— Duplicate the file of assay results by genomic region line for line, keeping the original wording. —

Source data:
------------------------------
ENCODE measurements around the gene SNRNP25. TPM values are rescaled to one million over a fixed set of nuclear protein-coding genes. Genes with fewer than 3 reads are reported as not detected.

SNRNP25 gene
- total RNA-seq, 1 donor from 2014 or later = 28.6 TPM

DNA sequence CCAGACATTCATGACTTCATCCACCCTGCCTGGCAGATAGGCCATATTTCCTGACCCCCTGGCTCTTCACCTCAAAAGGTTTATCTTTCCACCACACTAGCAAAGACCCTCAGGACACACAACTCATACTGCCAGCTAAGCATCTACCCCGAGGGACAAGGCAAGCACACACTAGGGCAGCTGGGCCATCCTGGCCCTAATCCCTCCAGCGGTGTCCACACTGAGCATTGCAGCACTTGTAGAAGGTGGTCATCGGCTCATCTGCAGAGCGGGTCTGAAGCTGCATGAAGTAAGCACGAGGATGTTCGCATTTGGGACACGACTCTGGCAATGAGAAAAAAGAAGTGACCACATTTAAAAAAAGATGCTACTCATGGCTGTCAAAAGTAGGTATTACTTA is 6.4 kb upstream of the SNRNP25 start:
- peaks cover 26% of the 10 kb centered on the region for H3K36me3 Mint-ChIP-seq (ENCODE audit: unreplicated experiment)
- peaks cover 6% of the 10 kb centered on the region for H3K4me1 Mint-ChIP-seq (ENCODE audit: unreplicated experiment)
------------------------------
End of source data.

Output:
ENCODE measurements around the gene SNRNP25. TPM values are rescaled to one million over a fixed set of nuclear protein-coding genes. Genes with fewer than 3 reads are reported as not detected.

SNRNP25 gene
- total RNA-seq, 1 donor from 2014 or later = 28.6 TPM

DNA sequence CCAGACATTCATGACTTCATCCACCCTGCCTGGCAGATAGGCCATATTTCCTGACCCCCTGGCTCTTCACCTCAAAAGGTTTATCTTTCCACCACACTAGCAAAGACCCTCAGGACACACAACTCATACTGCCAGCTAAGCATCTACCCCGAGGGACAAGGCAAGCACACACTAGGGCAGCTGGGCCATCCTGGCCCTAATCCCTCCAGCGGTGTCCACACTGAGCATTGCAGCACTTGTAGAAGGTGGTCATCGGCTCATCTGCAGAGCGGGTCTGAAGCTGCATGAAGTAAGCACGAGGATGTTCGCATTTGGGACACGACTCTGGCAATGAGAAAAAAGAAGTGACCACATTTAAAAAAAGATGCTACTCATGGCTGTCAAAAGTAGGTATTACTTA is 6.4 kb upstream of the SNRNP25 start:
- peaks cover 26% of the 10 kb centered on the region for H3K36me3 Mint-ChIP-seq (ENCODE audit: unreplicated experiment)
- peaks cover 6% of the 10 kb centered on the region for H3K4me1 Mint-ChIP-seq (ENCODE audit: unreplicated experiment)